Osteofibrous dysplasia, usually in radiographs, shows a lytic lesion centered in the tibial cortex with a lobular-to-bubbly appearance, often with sclerotic margins without any soft-tissue extension or periosteal reaction [5, 8]. Due to the expansile nature of this lesion, there will be a thinning out of the cortex and may be seen with deformity (bowing) or pathological fracture of the affected bone. In this case, an expansile lesion with diffuse periosteal thickening and a well-defined cortical margin of the clavicle was found. Lesions that may suggest osteofibrous dysplasia are monostotic fibrous dysplasia, non-ossifying fibroma, and adamantinoma. The distinctive clinical, radiological, histological, and immunohistochemical characteristics of each lesion serve to distinguish them from the others. Fibrous dysplasia usually occurs by the age of 30 but can occur at any age with no gender predilection involving long bones such as the femur, ribs, craniofacial bones, and the pelvis with a typical ground glass appearance . Osteofibrous dysplasia was differentiated from fibrous dysplasia by Sweet et al. depending on immunohistochemistry findings in which the cells of osteofibrous dysplasia were isolated, scattered and positive for cytokeratin AE1/AE3 plus CK-1, but these findings were not seen in fibrous dysplasia. Non-ossifying fibroma is usually seen in a metaphyseal location in long bones in skeletally immature individuals with a proliferation of spindle cells in a storiform pattern, scattered giant cells, hemosiderophages, and foamy histiocytes in histology. Adamantinoma is a rare primary malignant bone tumor usually seen after the first decade and is cytokeratin positive. Radiologically, it is differentiated from fibrous dysplasia by its characteristic intramedullary infiltration with involvement of the soft tissue and associated periosteal reaction without any pathological fracture . The other potential differential diagnoses are chronic osteomyelitis, eosinophilic granuloma, Ewing’s sarcoma, and synovitis, acne, palmoplantar pustulosis, hyperostosis, and osteitis (SAPHO) syndrome [13, 14]. CRMO (chronic recurrent multifocal osteomyelitis) occurs in people of all ages, most often involving a medial third of the clavicle, radiologically seen as a sclerotic expansile lesion with involvement of sternoclavicular joint, sternocostal joint, and the costoclavicular ligaments get ossified in SAPHO syndrome. Histologically, ossifying fibroma only exhibits extensive inflammatory changes and can be differentiated from CRMO and SAPHO syndrome . Usually, osteofibrous dysplasia resolves spontaneously after puberty , so treatment, if required, will be delayed till puberty. Indications for surgery include large lesions with pain if lesions are associated with deformity and pathological fractures. The usual surgery will be marginal excision and bone grafting. If surgery was done before skeletal maturity, these lesions are more prone to recurrence. In this case, the patient was treated with 30 mg/10 mL of pamidronate injection mixed in 100 ml normal saline and was infused for 2 h after the confirmation of diagnosis postoperatively, following which the patient was symptomatically improved with full range of motion of the left shoulder (Fig. 4), the VAS score declined to 1 and the Oxford shoulder score was increased to 47. The patient was followed up for 2 years with six monthly pamidronate injections, and there was no fresh complaint from the patient. Radiologically, the lesion was healing.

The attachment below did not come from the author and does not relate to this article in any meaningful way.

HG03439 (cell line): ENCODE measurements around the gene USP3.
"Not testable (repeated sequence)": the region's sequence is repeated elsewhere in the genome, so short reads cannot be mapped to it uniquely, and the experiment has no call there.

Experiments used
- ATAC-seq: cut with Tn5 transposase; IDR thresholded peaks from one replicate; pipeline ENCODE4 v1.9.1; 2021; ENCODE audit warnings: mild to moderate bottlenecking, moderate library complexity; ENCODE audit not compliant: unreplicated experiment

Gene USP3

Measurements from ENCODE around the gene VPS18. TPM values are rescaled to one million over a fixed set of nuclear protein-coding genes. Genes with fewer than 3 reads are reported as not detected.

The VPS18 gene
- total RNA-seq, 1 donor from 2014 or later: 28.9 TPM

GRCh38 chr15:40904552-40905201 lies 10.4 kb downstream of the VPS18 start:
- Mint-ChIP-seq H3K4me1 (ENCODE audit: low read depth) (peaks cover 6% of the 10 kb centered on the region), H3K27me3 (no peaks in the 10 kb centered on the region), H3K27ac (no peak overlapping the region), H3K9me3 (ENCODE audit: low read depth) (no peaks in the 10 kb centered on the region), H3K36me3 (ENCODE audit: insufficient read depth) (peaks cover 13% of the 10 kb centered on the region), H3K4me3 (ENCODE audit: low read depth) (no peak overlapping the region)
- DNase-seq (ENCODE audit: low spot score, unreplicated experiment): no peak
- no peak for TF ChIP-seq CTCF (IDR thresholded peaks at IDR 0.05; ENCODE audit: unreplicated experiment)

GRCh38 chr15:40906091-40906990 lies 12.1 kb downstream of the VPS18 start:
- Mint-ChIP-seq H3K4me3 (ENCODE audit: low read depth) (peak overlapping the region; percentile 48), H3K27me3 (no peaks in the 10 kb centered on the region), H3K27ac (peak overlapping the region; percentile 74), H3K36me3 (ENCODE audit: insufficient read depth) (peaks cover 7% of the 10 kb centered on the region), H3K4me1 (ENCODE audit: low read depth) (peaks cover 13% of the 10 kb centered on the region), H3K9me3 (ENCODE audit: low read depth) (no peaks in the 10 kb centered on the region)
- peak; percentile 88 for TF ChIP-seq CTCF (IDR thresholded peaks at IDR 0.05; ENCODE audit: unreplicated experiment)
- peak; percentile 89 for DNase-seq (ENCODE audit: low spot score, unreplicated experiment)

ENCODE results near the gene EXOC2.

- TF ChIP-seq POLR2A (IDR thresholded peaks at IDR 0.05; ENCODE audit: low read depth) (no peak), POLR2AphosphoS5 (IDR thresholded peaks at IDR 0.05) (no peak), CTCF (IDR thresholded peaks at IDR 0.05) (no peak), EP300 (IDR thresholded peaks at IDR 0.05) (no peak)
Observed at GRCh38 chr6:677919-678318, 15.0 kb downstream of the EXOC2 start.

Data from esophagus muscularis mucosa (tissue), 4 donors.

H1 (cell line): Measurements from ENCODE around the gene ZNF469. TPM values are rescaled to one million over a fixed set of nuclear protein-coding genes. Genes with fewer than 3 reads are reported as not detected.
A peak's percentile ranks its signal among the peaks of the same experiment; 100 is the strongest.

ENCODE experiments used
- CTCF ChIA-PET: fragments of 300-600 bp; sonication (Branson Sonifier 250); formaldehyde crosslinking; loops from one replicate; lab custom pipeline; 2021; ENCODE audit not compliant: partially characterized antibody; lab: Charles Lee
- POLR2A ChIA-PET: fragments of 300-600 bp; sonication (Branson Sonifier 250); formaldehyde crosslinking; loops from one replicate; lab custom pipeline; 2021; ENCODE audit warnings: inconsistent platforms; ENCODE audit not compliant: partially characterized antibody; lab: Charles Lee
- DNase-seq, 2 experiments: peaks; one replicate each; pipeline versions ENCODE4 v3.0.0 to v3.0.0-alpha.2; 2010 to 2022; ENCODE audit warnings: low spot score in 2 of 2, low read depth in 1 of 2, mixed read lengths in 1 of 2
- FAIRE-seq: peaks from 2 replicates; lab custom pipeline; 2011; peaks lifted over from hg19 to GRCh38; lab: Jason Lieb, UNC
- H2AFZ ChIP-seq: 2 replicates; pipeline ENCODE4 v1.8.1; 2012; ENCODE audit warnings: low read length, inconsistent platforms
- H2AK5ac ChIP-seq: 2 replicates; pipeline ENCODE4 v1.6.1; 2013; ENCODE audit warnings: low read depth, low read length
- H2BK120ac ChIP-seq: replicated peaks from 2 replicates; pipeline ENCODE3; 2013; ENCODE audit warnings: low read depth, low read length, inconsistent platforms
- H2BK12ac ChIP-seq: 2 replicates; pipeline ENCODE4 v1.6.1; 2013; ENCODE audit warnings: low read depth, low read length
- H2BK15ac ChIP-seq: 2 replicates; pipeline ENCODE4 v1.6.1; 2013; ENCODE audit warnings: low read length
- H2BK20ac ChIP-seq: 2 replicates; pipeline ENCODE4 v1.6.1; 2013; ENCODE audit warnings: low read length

We reported a rare case of osteofibrous dysplasia arising in the clavicle of an 11-year-old boy who was treated with bisphosphonates successfully. Osteofibrous dysplasia is uncommonly seen in the clavicle, and if it is seen, it may mimic osteomyelitis clinically. It should be differentiated from other lesions by radiological, histopathological, and immunohistochemistry findings.
Intravenous bisphosphonates are safe, effective, and non-invasive; so it may be one of the better options to manage osteofibrous dysplasia conservatively.